Listen to learn in 2022; so pay attention to the five words you’ll probably hear the most in the new year
By Chad Carlton
Listening is a crucial part of communication.
If you don’t understand what your partner or client is saying, your messages and priorities may be seen as out of place, inappropriate, or worse yet, downright conflicting.
If you aren’t paying attention to what’s being discussed in boardrooms or committee meetings, it’s hard to become part of the community conversation.
As we head into the New Year, resolve to listen more.
Think about the words you hear frequently when chatting with co-workers, clients, friends, and family. And use that information to stay up-to-date, timely and additive in your communications.
Five words you’ll hear in 2022
Workforce challenges will continue over the coming year. Finding âtalentâ, people who can do the job well and strengthen the team, will remain a top priority for many employers.
Expect more discussion on how targeted investments in workforce education and training can solve short-term shortages. But the real value will be the long-term collaborations between educators and employers.
We’re seeing this statewide in the Kentucky Community and Technical College System with programs like KY TRAINS, a state-funded initiative to reduce the costs of training, recruiting and retaining businesses. KY TRAINS covers 75% of all expenses related to creating a business-friendly, practical and personalized technical training program. In Louisville, Jefferson Workforce Solutions is at the forefront of bridging the talent gap, helping businesses of all sizes use KY TRAINS funding to improve their bottom line and employee productivity.
On its Louisville campus, MedQuest College is also working with area employers to adapt its programs to best prepare students to meet the changing needs of Commonwealth healthcare facilities.
The reciprocal of talent is technology. Businesses, governments and nonprofits will talk more about redirecting resources to investments in software, hardware and consulting firms to increase efficiency and do more with fewer people .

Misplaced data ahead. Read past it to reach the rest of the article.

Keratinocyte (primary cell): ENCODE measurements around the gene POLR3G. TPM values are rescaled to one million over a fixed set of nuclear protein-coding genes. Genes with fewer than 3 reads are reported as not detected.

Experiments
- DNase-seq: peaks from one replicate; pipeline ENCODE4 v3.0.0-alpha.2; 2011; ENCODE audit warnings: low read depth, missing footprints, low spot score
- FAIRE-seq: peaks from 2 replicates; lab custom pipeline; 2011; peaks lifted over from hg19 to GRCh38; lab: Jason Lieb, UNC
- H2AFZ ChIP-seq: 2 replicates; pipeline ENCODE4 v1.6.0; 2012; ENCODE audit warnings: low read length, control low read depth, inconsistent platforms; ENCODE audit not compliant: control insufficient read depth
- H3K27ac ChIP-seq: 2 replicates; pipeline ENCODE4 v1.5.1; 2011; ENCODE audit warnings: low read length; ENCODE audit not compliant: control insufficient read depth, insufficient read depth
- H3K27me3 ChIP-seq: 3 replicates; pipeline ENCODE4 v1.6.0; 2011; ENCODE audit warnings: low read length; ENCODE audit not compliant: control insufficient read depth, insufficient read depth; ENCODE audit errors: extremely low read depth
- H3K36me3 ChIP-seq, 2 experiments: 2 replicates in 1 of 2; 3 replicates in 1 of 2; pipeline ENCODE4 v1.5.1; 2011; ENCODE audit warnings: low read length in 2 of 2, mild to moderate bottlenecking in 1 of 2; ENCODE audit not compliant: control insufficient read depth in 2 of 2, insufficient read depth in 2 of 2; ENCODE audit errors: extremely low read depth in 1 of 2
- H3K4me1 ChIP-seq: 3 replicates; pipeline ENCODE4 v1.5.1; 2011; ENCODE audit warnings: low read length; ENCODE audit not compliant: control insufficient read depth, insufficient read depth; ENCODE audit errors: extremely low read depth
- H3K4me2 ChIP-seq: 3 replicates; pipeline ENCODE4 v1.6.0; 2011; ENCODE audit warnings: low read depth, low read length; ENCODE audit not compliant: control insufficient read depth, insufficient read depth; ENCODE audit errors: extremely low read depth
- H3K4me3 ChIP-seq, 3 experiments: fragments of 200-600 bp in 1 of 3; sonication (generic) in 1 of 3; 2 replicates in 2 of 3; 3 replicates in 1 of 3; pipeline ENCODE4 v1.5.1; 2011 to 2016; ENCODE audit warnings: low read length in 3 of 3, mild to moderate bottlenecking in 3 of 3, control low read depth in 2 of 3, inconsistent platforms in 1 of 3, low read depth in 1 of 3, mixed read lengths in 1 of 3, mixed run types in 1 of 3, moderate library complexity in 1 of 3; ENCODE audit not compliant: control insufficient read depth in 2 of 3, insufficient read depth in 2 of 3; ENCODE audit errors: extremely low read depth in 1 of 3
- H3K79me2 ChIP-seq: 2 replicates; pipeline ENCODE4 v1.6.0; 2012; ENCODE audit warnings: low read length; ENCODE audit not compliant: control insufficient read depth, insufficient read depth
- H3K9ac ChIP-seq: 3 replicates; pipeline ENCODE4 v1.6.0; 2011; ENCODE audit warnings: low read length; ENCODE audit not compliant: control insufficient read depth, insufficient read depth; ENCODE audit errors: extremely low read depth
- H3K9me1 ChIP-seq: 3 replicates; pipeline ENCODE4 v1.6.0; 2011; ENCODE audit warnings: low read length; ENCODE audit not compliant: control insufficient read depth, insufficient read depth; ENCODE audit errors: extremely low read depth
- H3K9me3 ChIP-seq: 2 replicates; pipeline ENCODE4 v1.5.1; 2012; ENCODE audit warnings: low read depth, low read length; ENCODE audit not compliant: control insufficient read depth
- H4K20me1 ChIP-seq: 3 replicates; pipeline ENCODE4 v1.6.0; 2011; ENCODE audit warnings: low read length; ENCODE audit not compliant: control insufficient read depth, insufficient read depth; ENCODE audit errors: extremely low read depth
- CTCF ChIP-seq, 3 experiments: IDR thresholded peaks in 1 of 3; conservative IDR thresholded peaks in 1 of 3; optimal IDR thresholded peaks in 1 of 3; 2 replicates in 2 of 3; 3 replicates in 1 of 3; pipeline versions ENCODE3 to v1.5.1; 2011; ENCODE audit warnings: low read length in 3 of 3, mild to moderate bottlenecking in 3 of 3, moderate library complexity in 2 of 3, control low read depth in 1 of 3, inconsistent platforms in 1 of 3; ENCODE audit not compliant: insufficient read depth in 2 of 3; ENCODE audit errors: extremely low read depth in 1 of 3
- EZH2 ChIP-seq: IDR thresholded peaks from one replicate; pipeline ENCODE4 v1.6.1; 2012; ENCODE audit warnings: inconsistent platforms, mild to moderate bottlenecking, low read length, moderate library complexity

Artificial intelligence, video and robotics will infiltrate our conversations and our daily lives. Listening to more will help us understand how these technological tools are changing everything from education to manufacturing to entertainment.
The switch turns on – literally – as more and more people begin to understand how quickly energy resources are changing. The false fight between fossil fuels and renewable resources will continue, but more and more people will talk about the continued need for both categories (renewable and non-renewable).
As companies like Ford Motor Co. make multibillion-dollar investments in electric vehicles right here in Kentucky, it is becoming increasingly clear that we are undergoing a unique shift in power production. The transition is likely to go faster than some realize due to private sector investment.
The federal infrastructure bill will invest more than $ 550 billion in new investments in bridges, roads, water and energy systems, broadband and more. The real benefit is to connect communities and increase resilience in ways that will improve economic development and quality of life for decades.
In our region, the Kentucky Transportation Cabinet will work with its counterparts in Indiana and Ohio on some of the country’s most important projects. Look for transportation discussions to focus on:
â¢ Renovation of the Brent Spence Bridge, the I-75 bottleneck between Cincinnati and Covington, and the addition of a companion bridge.
â¢ Complete I-69 Ohio River Crossing at Henderson and Evansville, the crucial link that will expand a much needed freight corridor that runs through Indiana and creates great economic opportunity for western Kentucky.
â¢ Complete the Mountain Parkway The expansion, widening works and safety improvements that will create a four-lane trail from Pikeville to Paducah.
We live in an age where division is rife and compromise is seen as a weakness. Politics, race, gender, sexual orientation, rights, responsibilities, etc.
How did we get to this place where compromise is a dirty word? Is our state motto, “United we stand, Divided, we fall” as outdated and irrelevant as the pioneer and statesman on the Kentucky flag?
Perhaps we got here, in part, by only listening to people who look like us, think like us, have similar experiences, belong to the same groups.
In 2022, resolve to listen to different voices. Focus more on learning and understanding. Asking questions helps us see different points of view, gather information, consider alternatives, break with assumed truths and arbitrary ways of thinking.
You don’t have to change your mind. However, listening a little more could help open up new possibilities.